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Product Strategy and Marketing through the Life Cycle

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Product Strategy and Marketing through the Life Cycle Key Concepts Chapter 10 Developing and Managing Products * Notes: Exhibit 10.3 illustrates typical life cycles ... – PowerPoint PPT presentation

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Title: Product Strategy and Marketing through the Life Cycle


1
Product Strategy and Marketing through the Life
Cycle
  • Key Concepts

2
Product Levels
3
Product Classifications
Durability and tangibility
Consumer-goods classification
Industrial-goods classification
4
Durability and Tangibility
Nondurable goods
Durable goods
Services
5
Consumer-Goods Classification
6
Industrial-Goods Classification
Materials and parts
Capital items
Supplies and services
7
Product-Line Analysis
  • Evaluate sales and profits associated with
    each item in product line.
  • Evaluate line positioning relative to
    competition.
  • Decide whether to build, maintain, harvest, or
    divest.

8
Line Stretching
Down-market
Up-market
Two-way
9
Co-Branding
  • Two or more well-known brands are combined into a
    joint product and/or marketed together in some
    fashion.
  • Same-company
  • Joint-venture
  • Retail
  • Multiple-sponsor

10
Packaging
  • Refers to all the activities of designing and
    producing a products container.
  • Package levels
  • Primary
  • Secondary
  • Shipping
  • Influenced by
  • Self-service
  • Consumer affluence
  • Company and brand image
  • Innovation opportunity

11
Functions of Labeling
12
Packaging
  • Refers to all the activities of designing and
    producing a products container.
  • Package levels
  • Primary
  • Secondary
  • Shipping
  • Influenced by
  • Self-service
  • Consumer affluence
  • Company and brand image
  • Innovation opportunity

13
Warranties and Guarantees
  • Warrantiesformal statements of expected product
    performance by the manufacturer.
  • Expressed or impliedboth legally enforceable.
  • Guaranteespurpose is to reduce the buyers
    perceived risk and provide assurance that the
    company and its offerings are dependable.
  • General
  • Specific

14
The New-Product Development Decision Process
15
Marketing Skills Finding New Product Ideas
Where does Procter Gamble get new ideas?
Customers, organizations, experts, government,
private labs, research institutions, suppliers,
retailers, partners, and entrepreneurs.
16
Stages in the Adoption Process
Awareness
Interest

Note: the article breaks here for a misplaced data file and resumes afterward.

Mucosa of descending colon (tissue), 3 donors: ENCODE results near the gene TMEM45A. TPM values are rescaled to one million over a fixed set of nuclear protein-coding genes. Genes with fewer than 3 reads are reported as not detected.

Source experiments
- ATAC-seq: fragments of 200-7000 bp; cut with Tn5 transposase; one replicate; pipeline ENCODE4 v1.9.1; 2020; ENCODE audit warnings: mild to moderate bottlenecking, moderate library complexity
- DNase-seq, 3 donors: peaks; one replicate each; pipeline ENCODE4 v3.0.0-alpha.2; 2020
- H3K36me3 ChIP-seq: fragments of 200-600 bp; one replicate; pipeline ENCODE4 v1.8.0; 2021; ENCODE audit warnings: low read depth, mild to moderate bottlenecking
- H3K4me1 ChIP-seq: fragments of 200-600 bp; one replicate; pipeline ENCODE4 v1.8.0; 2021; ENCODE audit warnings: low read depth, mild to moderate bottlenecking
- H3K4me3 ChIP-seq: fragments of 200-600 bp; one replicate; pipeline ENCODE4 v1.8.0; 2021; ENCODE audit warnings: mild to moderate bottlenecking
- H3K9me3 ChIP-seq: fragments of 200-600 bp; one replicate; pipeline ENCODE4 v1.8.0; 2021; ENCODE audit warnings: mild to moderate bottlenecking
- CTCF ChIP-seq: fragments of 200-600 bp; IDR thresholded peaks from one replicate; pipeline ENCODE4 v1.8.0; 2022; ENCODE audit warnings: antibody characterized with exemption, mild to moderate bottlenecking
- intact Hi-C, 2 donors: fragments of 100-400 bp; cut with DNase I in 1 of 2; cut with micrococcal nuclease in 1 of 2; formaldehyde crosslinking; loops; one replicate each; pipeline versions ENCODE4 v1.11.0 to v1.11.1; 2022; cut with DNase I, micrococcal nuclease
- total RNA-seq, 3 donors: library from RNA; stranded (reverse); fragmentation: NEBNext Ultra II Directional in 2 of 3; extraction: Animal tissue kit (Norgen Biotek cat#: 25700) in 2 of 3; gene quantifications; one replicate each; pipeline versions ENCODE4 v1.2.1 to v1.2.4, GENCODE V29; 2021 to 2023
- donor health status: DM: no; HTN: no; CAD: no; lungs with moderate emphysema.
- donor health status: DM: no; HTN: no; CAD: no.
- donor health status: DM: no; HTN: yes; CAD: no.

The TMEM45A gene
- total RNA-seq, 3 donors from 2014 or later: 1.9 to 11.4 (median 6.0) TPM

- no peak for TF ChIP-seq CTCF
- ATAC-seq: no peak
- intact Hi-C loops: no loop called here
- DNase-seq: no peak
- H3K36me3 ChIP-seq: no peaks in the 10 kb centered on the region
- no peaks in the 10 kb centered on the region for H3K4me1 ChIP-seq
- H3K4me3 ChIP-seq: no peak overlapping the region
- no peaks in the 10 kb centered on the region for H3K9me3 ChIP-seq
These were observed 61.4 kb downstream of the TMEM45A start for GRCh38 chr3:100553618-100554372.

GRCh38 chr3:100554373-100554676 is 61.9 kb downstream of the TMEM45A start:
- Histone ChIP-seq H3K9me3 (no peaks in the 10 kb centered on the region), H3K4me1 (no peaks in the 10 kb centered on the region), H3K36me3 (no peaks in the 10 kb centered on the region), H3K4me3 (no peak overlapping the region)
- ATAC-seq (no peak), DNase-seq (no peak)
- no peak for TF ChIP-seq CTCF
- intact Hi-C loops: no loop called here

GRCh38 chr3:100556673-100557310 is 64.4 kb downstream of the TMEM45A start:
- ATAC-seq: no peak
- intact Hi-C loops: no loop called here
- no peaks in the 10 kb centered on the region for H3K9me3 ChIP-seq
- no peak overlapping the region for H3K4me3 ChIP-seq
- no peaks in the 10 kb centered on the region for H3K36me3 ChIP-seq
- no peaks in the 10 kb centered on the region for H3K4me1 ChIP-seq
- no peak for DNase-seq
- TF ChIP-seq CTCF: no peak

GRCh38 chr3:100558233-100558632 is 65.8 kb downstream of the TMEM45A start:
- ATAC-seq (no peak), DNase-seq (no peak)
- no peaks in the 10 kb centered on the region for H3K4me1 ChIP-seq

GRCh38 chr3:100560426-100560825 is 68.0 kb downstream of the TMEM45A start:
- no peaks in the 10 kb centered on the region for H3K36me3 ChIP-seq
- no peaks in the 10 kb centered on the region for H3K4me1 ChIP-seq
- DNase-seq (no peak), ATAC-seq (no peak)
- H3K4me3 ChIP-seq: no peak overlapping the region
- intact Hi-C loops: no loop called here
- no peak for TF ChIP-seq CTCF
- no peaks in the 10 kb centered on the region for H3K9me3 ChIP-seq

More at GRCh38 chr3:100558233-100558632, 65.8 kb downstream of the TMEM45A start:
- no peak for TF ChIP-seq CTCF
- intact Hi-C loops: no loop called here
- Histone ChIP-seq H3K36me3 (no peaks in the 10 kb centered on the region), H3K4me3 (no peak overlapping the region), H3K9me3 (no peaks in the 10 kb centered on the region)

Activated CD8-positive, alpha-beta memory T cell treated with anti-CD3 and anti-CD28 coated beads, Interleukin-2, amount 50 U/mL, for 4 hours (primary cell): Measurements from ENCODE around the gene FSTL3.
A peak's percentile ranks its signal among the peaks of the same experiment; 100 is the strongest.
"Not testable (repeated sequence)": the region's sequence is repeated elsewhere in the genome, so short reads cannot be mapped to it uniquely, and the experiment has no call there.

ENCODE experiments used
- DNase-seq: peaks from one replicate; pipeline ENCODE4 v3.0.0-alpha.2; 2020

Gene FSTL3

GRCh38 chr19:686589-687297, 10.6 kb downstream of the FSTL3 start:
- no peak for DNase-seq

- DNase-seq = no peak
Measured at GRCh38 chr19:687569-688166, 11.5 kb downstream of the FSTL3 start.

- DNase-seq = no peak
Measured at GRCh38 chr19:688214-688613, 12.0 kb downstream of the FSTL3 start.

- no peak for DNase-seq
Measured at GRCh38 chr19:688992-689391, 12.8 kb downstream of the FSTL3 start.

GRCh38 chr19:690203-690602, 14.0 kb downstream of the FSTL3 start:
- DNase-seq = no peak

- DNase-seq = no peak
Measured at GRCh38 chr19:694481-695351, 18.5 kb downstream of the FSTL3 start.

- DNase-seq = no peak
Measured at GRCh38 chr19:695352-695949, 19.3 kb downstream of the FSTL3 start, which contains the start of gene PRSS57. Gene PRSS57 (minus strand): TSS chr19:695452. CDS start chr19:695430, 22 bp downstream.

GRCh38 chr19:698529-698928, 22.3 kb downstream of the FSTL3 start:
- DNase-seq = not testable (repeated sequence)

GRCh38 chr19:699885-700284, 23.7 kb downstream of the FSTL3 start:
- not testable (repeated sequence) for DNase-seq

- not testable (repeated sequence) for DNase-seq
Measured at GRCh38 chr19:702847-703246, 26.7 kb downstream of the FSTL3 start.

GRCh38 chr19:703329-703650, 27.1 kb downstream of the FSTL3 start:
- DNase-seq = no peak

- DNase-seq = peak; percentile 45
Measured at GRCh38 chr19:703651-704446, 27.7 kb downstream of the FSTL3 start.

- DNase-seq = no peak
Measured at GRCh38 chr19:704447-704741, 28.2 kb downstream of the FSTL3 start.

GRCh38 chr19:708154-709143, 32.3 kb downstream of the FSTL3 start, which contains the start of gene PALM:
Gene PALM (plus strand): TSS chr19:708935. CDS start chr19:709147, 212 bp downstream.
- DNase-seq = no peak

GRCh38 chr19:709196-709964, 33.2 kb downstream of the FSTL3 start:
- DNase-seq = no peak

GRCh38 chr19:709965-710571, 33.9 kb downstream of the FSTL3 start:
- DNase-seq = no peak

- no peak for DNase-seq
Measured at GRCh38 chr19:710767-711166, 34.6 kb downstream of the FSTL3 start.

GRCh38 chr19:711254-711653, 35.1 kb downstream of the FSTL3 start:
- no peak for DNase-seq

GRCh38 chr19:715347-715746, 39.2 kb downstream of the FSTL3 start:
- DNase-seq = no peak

Evaluation
Trial
Adoption
17
Diffusion Process for New Products Adopter
Categories
18
Factors Influencing Adoption
Relative advantage
Compatibility
Complexity
Communicability
Divisibility
19
Product Life Cycles for Styles, Fashions, and
Fads
20
Sales of New Audio Products
21
Why New Products Fail
  • No discernible benefits
  • Poor match between features and customer desires
  • Overestimation of market size
  • Incorrect positioning
  • Price too high or too low
  • Inadequate distribution
  • Poor promotion
  • Inferior product

22
Success Factors
Factors in Successful New Products
Match between product and market needs
Different from substitute products
Benefit to large number of people
23
Success Factors
24
Product Life Cycle
25
Introductory Stage
  • High failure rates
  • Little competition
  • Frequent product modification
  • Limited distribution
  • High marketing and production costs
  • Negative profits with slow sales increases
  • Promotion focuses on awareness and information
  • Communication challenge is to stimulate primary
    demand

26
Marketing Strategies Introduction Stage and the
Pioneer Advantage
27
Growth Stage
  • Increasing rate of sales
  • Entrance of competitors
  • Market consolidation
  • Initial healthy profits
  • Aggressive advertising of the differences between
    brands
  • Wider distribution

28
Marketing Strategies Growth Stage
  • Improve quality, add new features, and improve
    styling
  • Add new models and flanker products
  • Enter new segments
  • Increase distribution coverage and enter new
    channels
  • Shift from product-awareness to
    product-preference advertising
  • Lower prices to attract the next layer of
    price-sensitive buyers

29
Maturity Stage
  • Sales increase at a decreasing rate
  • Saturated markets
  • Annual models appear
  • Lengthened product lines
  • Service and repair assume important roles
  • Heavy promotions to consumers and dealers
  • Marginal competitors drop out
  • Niche marketers emerge

30
Marketing Strategies Maturity Stage
Market modification
Product modification
Marketing program modification
31
Decline Stage
  • Long-run drop in sales
  • Large inventories of unsold items
  • Elimination of all nonessential marketing
    expenses
  • Organized abandonment

32
Marketing Strategies Decline Stage
33
Strategies at Different Stages of the Product
Life Cycle
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